Simple Salad: How I Cheat and Serve Salad Without Actually Making Salad

You guys. I am a cheater. I am a cheater, cheater, salad eater.

Simple Overnight Beef Roast

I tell you all the time that I “serve a tossed salad” with my meals. I suggest in almost every daily Simple Meal menu to “serve tossed salad.” I just wrote an entire post about how necessary it is to eat salad every day. I even express frequently how ridiculously easy it is to serve salads as a side dish with our meals as a way to get nourishment without going to any trouble.

But several of you are like, “Hey. It isn’t actually easy and it is a lot of trouble. I hate making tossed salads. All the washing, and the chopping, and the tossing…”

Shoot. I guess I haven’t really told you in detail what I actually mean when I say “serve a tossed salad.” You guys, the only thing I actually toss are these bad boys:

groceries feb 173

I get them from the fridge and I toss them at my boys to put onto the table.

That is how I toss a salad.

If I have grape tomatoes, I wash them and toss those onto the table too. Sometimes I toss over those mini sweet peppers that are so deliciously amazing.


The Organic Mixed Greens and Spinach I buy are pre-washed so they take zero prep. Maybe we can’t actually call it a “salad” if we’re not mixing anything into the lettuce or greens, but if you ask me, the point of all of this is that we’re eating greens and that is the most valuable player. Any bonus veggies we eat with the greens are fantastic, but everyone at our house is old enough to add those to their plate or bowl by themselves.

As far as salad dressing? We all like ranch at our house so we keep a quart of Homemade Ranch Dressing on hand at all times. I’d toss that over to the table too, but I think we all know it’s best to place a glass jar full of liquid onto the table with care. But hey, if that’s the most difficult part of my salad making experience, I think I’m doing okay.

How about the cost of buying these ready-to-serve Mixed Greens or Spinach? I get an entire pound of each organic variety for just under $6. One pound is A LOT of greens. For $12/week, the five of us still living at home get around 25 salads out of those packages. It’s some of the least expensive, most power-packed nourishment there is!

So I think that you, too, should be a cheater, cheater, salad eater. I mean, when tossing a salad really is as easy as tossing a container onto the table…

I suppose I should mention that when I have company, I do often take thirty seconds to dump some of the greens from the container into a pretty glass bowl. Then I toss in some grape tomatoes. Maybe chop in some cucumber.

Pre-Packaged Mixed Greens and/or Spinach is THE way to go for tossing salad at our house.

How about you? What’s the easiest way you’ve found to toss a salad? How frequently do you eat salad?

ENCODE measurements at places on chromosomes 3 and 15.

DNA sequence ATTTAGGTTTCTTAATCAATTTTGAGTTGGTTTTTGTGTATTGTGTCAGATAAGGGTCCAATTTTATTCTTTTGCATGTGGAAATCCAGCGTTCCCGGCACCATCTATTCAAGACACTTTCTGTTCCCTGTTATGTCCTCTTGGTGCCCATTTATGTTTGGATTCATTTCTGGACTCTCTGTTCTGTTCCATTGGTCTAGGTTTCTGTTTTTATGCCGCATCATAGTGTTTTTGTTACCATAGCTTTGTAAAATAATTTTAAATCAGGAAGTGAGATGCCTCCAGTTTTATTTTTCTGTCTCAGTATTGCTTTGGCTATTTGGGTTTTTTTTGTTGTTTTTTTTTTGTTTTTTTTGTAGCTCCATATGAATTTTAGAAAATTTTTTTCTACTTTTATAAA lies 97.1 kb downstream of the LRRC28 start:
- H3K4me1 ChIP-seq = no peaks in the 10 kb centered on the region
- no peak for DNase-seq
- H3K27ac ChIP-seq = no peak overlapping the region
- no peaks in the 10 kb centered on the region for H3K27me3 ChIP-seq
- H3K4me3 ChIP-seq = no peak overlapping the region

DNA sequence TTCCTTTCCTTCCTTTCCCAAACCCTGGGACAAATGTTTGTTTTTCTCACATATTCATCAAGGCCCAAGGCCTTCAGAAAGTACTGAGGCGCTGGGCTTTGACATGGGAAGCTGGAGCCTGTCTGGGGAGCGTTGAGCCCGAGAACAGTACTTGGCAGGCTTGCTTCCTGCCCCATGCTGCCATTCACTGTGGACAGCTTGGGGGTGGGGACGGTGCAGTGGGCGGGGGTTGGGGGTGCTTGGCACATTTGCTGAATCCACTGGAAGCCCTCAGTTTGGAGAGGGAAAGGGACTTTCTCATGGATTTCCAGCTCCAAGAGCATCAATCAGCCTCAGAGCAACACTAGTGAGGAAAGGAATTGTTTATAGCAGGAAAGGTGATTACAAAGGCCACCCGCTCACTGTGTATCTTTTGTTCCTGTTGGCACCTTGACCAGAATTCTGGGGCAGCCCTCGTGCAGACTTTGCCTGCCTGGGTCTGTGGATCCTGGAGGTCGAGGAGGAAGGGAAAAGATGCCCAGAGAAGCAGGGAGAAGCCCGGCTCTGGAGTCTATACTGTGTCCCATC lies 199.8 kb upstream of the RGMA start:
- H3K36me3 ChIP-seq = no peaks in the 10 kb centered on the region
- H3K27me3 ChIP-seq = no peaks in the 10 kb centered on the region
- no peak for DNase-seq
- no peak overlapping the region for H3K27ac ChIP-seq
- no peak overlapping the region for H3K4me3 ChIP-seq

1. Bethany says

    And, when you go to Aldi, they have those 16-oz boxes of organic baby greens for $3.79. That’s a steal!


    Laura Reply:

    Ooooh!! I get to go there tomorrow because I have an appointment in the city. Thanks for the tip!


  2. Karen H. says

    That’s what we do, too, Laura! And sometimes I put a little dressing in the bottom of a mason jar, add some veggies and leftover cooked meat, top with dark greens (prewashed from Costco), screw on the lid, and take it to work for lunch. When I dump onto a plate at work, it looks like something from a nice restaurant, but healthier and significantly less expensive.


  3. Elisabeth says

    I hate to rain on your parade, but even “pre-washed” bagged items should be rinsed. The worst case of food poisoning I ever had was from a delicious salad made with this type of salad greens. :-/ A salad spinner makes short work of the rinsing, or you can dump the greens in a large strainer and spray them off with the hand-held sprayer.


    Steph Reply:

    Well, to make the lazy (my people!) feel better, most food safety people say not to wash it. I guess the rationale is that if the bacteria survived the washing by the producer, you probably won’t rinse it off either. And there is the possibility that during washing you will contaminate it (with the bacteria in your sink, etc.)

    However, if you are not one of the lazy, I don’t think that last risk is too much of an issue. And there is always the possibility that it will help. So I take the lazy route, but I wouldn’t advise someone against rinsing if they are so inclined.


  4. Stacy says

    My kids will not touch salads (6, 5, 3) They’ll eat the veggies that go in it, but won’t touch the greens, though they don’t mind them in smoothies or other places they can’t see them.


    Jill Reply:

    My toddlers don’t eat official salad either. But I give them a “smorgasboard” (they love that word!) of all of the veggies I put in mommy and daddy’s salad by laying them on the plate in a line or in tidy piles, and give them dressing on the side for dip and they’ll eat it all.